Apparently, this is the best age to have an orgasm (and what to do if you're a few years away from it)

Age is just a number, but what does it mean when it comes to pleasure?

What is the best age to have an orgasm? Pictured: black and white photo of woman in bed in lingerie making sensual surprised face
(Image credit: CoffeeAndMilk/Getty Imgaes)

They say it's just a number, but what's the best age to have an orgasm? Is there a specific age where pleasure is at its peak? Would someone tell us if this is just an orgasm myth?

There have been plenty of studies that shed great light on intimacy, from the best time of the day to have sex (according to science) to the act responsible for women's most intense orgasms

We're not surprised that age has factored into the equation—everything else already has. For the mathematically inclined, here's what you need to know.

What's the best age to have an orgasm?

Drumroll please: the best age to have an orgasm is 36 years old.  

According to a study from Natural Cycles birth control app, 2,600 women were questioned about their sex lives in 2017, particularly regarding orgasms, feelings of attractiveness, and enjoyment. From there, they were placed into three groups: 

  • Younger (below age 23)
  • Middle (aged 23-35) 
  • Older (aged 36 and over)

Once the findings were complete, researchers behind the study revealed that the "older" group scored highest when it came to the grand finale, with 6 out of 10 claiming the frequency and intensity of their orgasms was greater. 

A whopping 86% of the "older" group had great sex within the last month, compared to 76% for the "middle" group and 56% of the "younger" group. Lastly, women in the "older" group had more self-confidence than their young counterparts, as eight out of 10 claimed to feel confident in their appearance. 

So, does that mean you're doomed if you're a few years away from 36? Of course not: part of the process is about changing your mindset.

How to have a successful orgasm at any age

1. Rethink the sexual experience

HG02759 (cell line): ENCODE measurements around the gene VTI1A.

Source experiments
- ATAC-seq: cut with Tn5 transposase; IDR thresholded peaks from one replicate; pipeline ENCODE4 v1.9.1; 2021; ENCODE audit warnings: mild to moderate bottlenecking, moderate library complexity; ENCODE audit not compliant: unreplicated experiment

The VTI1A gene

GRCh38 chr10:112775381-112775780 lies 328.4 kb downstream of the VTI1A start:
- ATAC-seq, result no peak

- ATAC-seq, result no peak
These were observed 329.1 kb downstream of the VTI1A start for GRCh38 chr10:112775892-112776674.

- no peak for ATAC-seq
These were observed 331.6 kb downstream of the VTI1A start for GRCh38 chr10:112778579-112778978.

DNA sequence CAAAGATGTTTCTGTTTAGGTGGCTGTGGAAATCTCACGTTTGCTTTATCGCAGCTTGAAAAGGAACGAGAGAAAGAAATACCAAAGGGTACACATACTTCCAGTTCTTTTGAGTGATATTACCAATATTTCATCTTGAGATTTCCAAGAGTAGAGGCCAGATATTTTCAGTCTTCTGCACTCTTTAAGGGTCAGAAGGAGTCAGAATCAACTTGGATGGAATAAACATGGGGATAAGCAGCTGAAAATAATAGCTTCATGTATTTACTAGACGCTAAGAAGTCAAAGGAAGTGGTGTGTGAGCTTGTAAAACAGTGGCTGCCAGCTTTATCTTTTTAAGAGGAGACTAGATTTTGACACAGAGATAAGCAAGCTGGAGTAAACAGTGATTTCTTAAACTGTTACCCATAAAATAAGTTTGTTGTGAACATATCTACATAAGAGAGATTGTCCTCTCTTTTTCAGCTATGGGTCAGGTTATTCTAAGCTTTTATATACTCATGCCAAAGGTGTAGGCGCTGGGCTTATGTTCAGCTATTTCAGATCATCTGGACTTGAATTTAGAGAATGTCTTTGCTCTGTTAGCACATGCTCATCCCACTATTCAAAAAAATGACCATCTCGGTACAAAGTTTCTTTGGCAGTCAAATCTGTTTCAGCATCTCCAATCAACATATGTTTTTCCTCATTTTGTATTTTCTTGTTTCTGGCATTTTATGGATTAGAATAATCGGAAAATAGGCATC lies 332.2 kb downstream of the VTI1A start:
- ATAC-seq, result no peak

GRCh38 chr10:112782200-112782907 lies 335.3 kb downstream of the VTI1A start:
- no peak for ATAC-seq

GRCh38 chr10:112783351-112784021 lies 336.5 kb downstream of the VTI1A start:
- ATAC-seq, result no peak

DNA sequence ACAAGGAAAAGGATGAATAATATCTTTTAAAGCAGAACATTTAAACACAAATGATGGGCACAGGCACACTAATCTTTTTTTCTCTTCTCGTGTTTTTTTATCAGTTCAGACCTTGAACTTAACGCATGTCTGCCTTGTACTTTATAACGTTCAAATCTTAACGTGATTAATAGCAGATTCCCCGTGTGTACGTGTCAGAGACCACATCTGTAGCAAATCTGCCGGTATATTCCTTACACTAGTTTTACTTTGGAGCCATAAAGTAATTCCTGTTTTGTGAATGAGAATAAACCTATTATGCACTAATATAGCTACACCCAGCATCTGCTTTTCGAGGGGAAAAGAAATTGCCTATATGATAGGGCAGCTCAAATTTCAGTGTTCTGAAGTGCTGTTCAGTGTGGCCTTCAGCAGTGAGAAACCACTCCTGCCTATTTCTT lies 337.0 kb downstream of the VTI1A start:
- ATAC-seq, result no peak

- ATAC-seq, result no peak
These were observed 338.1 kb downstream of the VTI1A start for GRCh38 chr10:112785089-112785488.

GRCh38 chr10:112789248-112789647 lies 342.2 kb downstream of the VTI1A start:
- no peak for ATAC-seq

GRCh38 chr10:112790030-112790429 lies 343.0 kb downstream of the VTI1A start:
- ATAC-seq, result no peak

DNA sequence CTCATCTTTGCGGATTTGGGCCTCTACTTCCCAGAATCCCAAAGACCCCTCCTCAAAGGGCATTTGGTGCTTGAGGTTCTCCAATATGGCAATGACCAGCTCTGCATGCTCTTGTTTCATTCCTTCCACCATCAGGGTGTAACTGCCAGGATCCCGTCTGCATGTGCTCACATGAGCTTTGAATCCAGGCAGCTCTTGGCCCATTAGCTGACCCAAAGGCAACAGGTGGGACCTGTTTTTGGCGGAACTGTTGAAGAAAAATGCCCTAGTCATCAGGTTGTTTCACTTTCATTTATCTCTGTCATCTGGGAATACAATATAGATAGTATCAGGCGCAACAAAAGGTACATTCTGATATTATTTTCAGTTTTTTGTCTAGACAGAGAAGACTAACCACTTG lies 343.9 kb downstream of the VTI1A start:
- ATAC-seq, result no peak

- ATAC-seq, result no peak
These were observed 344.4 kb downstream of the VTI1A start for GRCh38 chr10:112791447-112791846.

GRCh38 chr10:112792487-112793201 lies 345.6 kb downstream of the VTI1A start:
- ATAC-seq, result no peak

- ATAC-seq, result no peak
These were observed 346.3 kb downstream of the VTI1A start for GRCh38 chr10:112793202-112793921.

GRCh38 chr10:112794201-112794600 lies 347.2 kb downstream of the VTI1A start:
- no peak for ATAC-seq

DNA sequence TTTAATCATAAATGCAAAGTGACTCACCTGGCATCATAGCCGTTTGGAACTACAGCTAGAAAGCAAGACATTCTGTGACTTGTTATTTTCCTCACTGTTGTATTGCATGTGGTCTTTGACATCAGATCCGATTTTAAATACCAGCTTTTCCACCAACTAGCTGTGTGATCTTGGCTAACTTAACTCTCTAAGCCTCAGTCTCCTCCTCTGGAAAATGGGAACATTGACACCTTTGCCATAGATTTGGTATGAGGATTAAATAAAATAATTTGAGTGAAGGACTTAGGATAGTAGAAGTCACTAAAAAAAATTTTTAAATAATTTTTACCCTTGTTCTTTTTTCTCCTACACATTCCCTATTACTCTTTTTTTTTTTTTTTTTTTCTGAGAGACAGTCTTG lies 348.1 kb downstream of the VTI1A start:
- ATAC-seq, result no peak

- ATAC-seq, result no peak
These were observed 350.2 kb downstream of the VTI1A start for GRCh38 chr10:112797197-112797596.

Sexologists argue that the finale is not the most important part of an intimate moment; why stress about what happens at the end? It only takes away from what you're doing at the moment. 

"An orgasm isn’t the be-all and end-all of sex, nor does it define a sexual encounter," Annabelle Knight, a sex and relationship at Lovehoney previously told My Imperfect Life.

That being said, they encourage you to take your time and explore different foreplay ideas (after getting consent, of course). 

2. Talk about sex openly

Talking about sex is how to make the process more pleasurable for both parties. Explain what works for you to your partner and what can use some fine-tweaking, keeping emotions in mind in the process.

3. Take matters into your own hands

Women's most intense orgasms are a result of solo sex (again, according to science). If that's the case, the only way to truly feel comfortable is to know what works well for you via self-pleasure.

Sexologists are currently making the case for clitoral stimulators as the go-to toy

"The sensation from clitoral suction is much more intense than from a vibrator," Laura Wood, sales executive and sexpert at So Divine previously told My Imperfect Life. "A vibrator will provide stimulation for the surface of the clitoris, whereas a suction toy uses a pulsing suction sensation to pleasure the entirety of the clitoris."

So overall, no need to stress too much—intimacy can be pleasurable before or after 36, too!

Danielle Valente
Digital News Writer

Need a TV show recommendation? Maybe a few decor tips? Danielle, a digital news writer at Future, has you covered. Her work appears throughout the company’s lifestyle brands, including My Imperfect Life, Real Homes, and woman&home. Mainly, her time is spent at My Imperfect Life, where she’s attuned to the latest entertainment trends and dating advice for Gen Z.

Before her time at Future, Danielle was the editor of Time Out New York Kids, where she got to experience the best of the city from the point of view of its littlest residents. Before that, she was a news editor at Elite Daily. Her work has also appeared in Domino, Chowhound, and amNewYork, to name a few. 

When Danielle’s not writing, you can find her testing out a new recipe, reading a book (suggestions always welcome), or rearranging the furniture in her apartment…again.